She said that he was a good man and a good father. He had raised his five children in a Christian household and taught them to respect one another and to “treat one another as they would like to be treated”. Certainly, based on my memories of Nettie, John Ware had done a good job of raising his children.

In 1882, John met the former Torontonian Mildred Lewis (I knew there was a Ontario connection somewhere) and they married, settling on a ranch just north of the village of Duchess, Albert along the Red Deer River.

Unfortunately, his homestead was washed away in the spring flood of 1902.

John Ware rebuilt the cabin on higher ground overlooking a stream which today is called Ware Creek. By then they had five children.

Three years later in 1905, sadly, Mildred Ware died of pneumonia. Tragically, that same year John Ware died when his horse tripped after stepping into a gopher hole. The horn of the saddle killed him instantly.

Nettie and her four brothers and sisters were bereaved of both of their parents in the same year. Nettie was only 12 years old when both her mother and father passed away.

John Ware's Cabin (Now in Dinosaur Provincial Part)

John Ware's Cabin (Now in Dinosaur Provincial Part). Source: unknown

John Ware and Canada - a hero to Canadians of African origin

John Ware was indeed a legendary cowboy, a skilled bronco buster, and most importantly a gentleman and family man.

John Ware died 12 days after Alberta entered into confederation with the new nation of Canada. And it does seem fitting. John was a decent man. He was highly respected and a very talented - even legendary - cowboy, and he was black.

His colour did not matter in his new home. What mattered was his abilities and his kindness to others. He became a symbol of the tolerance and decency with which his new home, Canada, has and continues to aspired to.

And he has become a hero of the Canadians of African origin.

I can’t recall what Nettie said had happened to her and her siblings after her parents died. John Ware’s children would certainly have been taken care of, even as he had provided good service to many others.

However, I do know that Nettie settled in Vulcan, Alberta. I believe she became a teacher. It was during her time in Vulcan that she got to know my landlady who eventually moved to Calgary to start a rooming house for students.

Eventually, Nettie Ware began travelling throughout Alberta speaking about her father to school children. In 1971 the Province of Alberta honoured her with “Alberta’s Pioneer Daughter of the Year”.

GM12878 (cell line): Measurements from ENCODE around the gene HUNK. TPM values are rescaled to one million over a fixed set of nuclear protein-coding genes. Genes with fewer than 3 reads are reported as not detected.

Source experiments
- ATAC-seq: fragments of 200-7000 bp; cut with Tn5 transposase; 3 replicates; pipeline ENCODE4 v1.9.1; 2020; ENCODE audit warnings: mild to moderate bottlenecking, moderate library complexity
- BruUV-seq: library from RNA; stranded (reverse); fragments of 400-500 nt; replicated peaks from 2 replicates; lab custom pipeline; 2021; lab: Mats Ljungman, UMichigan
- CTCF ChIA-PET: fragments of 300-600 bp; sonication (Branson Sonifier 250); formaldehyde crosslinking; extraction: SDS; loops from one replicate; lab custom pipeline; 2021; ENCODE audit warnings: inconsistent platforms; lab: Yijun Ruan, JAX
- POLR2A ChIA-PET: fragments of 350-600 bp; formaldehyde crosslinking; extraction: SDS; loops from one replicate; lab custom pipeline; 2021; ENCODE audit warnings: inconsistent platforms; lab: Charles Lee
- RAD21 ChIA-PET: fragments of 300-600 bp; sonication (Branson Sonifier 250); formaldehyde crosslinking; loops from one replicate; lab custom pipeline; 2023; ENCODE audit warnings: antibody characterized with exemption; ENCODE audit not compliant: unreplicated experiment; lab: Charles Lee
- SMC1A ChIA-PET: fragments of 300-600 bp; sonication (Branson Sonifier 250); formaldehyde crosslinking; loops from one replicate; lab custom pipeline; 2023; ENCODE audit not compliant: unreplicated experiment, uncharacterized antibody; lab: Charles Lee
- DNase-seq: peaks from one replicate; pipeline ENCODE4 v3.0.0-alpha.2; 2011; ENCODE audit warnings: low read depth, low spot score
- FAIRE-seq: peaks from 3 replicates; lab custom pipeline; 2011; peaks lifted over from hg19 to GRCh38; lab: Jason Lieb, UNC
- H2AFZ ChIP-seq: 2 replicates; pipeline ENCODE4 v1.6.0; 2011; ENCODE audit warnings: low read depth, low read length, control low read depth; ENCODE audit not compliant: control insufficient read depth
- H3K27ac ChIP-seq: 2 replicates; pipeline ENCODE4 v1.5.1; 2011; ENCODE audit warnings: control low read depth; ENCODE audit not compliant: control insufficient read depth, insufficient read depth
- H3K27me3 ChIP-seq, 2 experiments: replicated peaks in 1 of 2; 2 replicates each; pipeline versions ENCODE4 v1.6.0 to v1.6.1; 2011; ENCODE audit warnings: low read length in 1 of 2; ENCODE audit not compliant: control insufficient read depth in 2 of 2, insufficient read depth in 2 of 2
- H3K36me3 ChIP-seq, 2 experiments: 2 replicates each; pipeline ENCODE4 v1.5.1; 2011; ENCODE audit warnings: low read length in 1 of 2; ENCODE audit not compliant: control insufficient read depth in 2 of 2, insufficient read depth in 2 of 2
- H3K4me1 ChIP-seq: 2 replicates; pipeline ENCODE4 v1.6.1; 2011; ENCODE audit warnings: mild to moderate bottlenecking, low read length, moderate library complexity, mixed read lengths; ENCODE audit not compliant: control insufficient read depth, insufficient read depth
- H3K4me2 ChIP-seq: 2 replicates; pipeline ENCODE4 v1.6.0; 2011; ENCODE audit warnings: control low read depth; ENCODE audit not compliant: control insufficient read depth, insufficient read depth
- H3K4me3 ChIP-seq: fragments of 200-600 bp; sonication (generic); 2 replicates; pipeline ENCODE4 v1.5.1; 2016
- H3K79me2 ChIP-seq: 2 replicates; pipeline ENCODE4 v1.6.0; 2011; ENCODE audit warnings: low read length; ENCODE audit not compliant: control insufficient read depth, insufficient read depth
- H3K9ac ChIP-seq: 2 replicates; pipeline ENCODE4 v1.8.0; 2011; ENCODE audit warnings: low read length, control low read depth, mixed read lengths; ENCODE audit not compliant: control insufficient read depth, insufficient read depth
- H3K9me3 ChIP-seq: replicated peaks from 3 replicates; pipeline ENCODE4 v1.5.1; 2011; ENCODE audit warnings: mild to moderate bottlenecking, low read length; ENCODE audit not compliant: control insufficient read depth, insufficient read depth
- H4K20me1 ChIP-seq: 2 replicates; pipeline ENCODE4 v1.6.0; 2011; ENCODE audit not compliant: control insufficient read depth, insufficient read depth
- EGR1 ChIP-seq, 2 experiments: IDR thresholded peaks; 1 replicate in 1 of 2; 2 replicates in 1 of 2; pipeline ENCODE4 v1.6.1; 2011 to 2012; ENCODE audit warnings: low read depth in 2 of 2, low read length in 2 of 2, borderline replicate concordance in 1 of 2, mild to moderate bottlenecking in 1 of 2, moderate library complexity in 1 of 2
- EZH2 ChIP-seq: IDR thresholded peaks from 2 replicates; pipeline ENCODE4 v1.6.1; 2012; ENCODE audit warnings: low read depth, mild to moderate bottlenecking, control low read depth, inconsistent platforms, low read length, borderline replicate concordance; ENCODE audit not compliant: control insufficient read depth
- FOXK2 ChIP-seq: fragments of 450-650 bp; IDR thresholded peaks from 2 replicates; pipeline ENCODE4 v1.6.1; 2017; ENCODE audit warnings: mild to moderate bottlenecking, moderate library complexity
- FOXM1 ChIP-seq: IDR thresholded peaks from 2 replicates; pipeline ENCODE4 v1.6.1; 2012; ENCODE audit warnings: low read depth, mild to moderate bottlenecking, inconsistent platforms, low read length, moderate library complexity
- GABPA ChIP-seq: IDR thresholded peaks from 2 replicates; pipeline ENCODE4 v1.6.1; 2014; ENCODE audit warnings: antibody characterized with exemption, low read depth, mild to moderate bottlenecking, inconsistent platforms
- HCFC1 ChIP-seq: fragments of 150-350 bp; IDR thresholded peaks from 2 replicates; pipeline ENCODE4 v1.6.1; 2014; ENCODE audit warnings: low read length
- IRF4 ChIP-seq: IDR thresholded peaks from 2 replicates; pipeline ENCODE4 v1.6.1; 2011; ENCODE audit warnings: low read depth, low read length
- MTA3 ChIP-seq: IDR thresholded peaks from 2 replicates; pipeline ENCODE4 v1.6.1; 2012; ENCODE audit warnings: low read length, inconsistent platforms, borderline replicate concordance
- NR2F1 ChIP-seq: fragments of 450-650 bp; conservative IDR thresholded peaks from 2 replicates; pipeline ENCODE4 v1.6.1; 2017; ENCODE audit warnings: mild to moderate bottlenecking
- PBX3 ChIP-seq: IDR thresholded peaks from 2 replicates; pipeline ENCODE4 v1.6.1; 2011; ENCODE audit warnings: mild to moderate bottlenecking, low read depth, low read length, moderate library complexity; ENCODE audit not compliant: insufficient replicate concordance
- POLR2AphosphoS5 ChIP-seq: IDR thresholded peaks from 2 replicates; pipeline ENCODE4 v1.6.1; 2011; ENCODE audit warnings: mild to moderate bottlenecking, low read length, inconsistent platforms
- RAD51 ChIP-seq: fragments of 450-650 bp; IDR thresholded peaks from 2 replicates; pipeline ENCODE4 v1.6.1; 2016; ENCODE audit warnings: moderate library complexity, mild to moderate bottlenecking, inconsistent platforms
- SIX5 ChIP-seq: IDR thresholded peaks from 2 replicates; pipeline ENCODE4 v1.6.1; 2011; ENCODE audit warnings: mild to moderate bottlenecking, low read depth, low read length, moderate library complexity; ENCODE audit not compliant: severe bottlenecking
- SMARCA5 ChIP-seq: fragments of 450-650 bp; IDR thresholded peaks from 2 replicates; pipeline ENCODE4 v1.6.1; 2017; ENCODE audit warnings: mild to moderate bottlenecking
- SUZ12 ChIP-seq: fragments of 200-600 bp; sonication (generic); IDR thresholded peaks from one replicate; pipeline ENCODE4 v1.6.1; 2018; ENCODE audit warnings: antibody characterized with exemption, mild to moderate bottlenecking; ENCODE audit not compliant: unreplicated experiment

Janet (Nettie) War honoured by the Province of Alberta

Janet (Nettie) War honoured by the Province of Alberta. Source: unknown

Nettie kindly gave me a book about the history of John Ware and she even signed it for me. Somehow, frustratingly, I lost it in my travels. (Update. I managed to find another copy and it sits proudly in my bookcase of Canadian classics.)

As things go, I lost contact with both Nettie and my former landlady but I have often told my story about meeting Nettie Ware and learning about this great Canadian cowboy.

It is an important story to keep alive. It is part of the heritage of Canada. Canadians of African descent can be rightly proud of John Ware, as can all Canadians. From it’s founding, despite some serious mistakes along the way, Canada has striven to be a home for all people, no matter their colour or nationality. For John Ware, it represented freedom - a freedom from racism and intolerance. And Alberta has been proud of one of it’s own who showed others what decency and honesty and hard work is all about.

Further Reading

Here are some other websites for further reading. Googling John Ware will retrieve lots of information on John Ware.

  • Wikipedia entry (
  • Who Was John Ware? (Government of Alberta website)
  • Mildred Lewis Ware, 1871-1905 (Alberta Settlement)
  • The Tale of John Ware
  • National Library of Canada John Ware biographies and links

Some books about John Ware include:

  • John Ware’s Cow Country by by Grant MacEwan. Book written by Alberta’s former Lieutenant Governor of Alberta. This is the one that I lost (with Nettie’s signature!).
  • The Story of John Ware by R. Breon, V. Cudjoe, M. McLoughlin (Illustrator) Children’s illustrated book about our famous cowboy.

Copyright © 2005-2020

Author’s note: A previous version of this article was provided to Oxford University Press Canada for use in their Canadian high school text book Inside Track 1.